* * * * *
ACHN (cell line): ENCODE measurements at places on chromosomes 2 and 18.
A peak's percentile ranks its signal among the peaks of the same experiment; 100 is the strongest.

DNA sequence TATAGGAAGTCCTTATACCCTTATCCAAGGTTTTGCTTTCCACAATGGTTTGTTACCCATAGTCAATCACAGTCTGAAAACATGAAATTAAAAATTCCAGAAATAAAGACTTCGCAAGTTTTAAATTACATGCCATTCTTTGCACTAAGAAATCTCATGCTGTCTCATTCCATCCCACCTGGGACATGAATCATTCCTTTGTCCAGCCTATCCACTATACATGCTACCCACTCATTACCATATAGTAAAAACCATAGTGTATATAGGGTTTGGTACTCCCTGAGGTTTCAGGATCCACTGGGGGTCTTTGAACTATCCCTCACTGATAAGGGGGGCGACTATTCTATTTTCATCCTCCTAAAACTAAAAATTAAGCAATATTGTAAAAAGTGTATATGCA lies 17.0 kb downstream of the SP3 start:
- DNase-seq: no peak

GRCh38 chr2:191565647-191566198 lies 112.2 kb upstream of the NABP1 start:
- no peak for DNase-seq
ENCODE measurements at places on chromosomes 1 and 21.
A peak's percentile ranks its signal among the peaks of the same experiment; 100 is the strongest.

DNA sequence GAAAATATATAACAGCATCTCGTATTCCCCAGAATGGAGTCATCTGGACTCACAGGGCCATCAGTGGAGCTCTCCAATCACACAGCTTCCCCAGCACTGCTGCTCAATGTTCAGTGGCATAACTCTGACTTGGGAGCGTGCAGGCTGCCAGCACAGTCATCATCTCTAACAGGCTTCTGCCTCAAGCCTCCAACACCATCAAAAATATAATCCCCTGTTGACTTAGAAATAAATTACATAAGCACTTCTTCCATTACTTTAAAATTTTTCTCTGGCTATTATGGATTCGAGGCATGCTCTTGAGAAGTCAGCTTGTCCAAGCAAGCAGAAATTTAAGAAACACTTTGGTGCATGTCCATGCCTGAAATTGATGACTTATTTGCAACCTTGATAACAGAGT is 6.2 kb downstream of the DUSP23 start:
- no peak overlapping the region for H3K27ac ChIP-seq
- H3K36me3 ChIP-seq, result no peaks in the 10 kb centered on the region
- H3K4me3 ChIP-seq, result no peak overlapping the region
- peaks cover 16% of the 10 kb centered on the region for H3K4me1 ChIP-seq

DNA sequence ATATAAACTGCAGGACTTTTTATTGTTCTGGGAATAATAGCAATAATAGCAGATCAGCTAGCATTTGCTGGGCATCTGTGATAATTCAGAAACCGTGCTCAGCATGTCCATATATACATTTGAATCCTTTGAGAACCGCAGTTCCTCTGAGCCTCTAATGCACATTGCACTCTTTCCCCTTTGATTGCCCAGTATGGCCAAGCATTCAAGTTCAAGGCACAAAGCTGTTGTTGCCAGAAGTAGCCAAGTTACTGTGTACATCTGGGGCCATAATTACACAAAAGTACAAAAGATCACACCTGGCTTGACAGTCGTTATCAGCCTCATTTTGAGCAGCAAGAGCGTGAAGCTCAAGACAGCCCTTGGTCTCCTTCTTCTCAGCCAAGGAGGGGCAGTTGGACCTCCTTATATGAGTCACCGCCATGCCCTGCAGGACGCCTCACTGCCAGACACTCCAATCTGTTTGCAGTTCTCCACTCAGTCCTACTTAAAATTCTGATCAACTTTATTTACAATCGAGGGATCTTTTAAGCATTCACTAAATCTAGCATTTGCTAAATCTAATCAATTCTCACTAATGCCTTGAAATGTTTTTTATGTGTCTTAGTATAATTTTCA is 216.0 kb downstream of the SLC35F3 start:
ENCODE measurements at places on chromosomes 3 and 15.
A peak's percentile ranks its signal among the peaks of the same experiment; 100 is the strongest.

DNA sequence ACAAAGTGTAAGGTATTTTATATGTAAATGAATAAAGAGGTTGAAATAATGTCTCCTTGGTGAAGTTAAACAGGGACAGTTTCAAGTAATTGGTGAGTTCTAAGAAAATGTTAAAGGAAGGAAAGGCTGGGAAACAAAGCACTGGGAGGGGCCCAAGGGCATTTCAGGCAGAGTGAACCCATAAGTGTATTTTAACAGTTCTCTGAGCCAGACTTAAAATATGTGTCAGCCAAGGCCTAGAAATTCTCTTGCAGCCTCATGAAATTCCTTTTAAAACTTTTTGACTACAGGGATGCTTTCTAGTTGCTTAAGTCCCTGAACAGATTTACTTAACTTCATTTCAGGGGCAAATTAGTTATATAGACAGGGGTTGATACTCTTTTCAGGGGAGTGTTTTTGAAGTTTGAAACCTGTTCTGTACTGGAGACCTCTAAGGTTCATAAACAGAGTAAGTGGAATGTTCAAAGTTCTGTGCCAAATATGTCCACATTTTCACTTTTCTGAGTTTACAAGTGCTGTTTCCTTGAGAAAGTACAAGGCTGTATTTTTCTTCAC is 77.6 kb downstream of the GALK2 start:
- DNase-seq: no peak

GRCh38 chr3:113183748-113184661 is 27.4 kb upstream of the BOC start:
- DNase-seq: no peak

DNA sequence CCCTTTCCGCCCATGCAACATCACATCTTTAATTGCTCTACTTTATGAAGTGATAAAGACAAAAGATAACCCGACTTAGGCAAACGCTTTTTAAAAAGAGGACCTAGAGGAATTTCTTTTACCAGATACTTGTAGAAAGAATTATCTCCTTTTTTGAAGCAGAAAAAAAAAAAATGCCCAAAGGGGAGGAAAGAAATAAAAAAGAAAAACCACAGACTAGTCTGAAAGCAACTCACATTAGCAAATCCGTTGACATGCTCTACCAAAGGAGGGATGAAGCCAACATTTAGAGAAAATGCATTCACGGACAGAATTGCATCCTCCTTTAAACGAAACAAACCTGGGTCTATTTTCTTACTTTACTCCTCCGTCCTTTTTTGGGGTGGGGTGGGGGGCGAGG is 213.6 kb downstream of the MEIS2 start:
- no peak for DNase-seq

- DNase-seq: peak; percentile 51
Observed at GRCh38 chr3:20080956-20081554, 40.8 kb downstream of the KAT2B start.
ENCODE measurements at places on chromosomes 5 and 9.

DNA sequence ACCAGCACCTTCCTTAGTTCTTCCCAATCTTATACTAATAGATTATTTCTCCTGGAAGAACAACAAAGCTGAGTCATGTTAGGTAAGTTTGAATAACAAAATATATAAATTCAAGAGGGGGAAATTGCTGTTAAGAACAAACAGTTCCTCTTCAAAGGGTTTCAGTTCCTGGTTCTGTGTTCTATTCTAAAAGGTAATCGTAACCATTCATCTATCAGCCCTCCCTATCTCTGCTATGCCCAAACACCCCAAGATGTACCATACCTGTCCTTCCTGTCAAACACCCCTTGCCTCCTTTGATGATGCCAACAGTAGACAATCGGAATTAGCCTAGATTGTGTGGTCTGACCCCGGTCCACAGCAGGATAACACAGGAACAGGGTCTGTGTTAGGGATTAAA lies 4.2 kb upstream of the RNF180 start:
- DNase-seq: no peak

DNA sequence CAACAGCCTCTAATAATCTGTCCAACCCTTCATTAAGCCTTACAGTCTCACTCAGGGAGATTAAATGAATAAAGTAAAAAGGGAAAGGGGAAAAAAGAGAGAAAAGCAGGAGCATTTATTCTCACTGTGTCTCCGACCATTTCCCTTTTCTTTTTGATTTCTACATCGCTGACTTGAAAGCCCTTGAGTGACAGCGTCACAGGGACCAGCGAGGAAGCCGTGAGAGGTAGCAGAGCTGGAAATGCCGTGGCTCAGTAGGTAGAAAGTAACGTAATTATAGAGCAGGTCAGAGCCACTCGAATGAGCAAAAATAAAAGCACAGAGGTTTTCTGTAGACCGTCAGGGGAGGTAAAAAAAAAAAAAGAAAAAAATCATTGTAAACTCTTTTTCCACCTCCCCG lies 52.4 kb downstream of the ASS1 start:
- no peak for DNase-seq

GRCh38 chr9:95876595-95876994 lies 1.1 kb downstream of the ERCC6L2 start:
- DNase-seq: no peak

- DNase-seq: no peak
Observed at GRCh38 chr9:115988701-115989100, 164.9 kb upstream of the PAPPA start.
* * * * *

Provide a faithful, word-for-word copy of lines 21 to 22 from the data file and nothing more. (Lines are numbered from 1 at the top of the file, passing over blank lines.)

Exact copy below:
DNA sequence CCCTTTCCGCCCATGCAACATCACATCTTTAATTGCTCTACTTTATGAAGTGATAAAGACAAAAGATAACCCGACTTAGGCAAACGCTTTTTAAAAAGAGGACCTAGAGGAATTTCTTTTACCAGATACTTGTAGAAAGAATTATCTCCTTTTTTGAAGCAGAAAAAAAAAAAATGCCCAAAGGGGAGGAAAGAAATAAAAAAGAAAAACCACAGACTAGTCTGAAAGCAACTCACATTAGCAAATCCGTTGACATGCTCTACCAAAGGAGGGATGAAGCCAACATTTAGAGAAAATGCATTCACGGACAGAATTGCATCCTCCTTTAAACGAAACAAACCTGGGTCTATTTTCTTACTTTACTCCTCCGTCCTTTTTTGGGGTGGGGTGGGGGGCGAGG is 213.6 kb downstream of the MEIS2 start:
- no peak for DNase-seq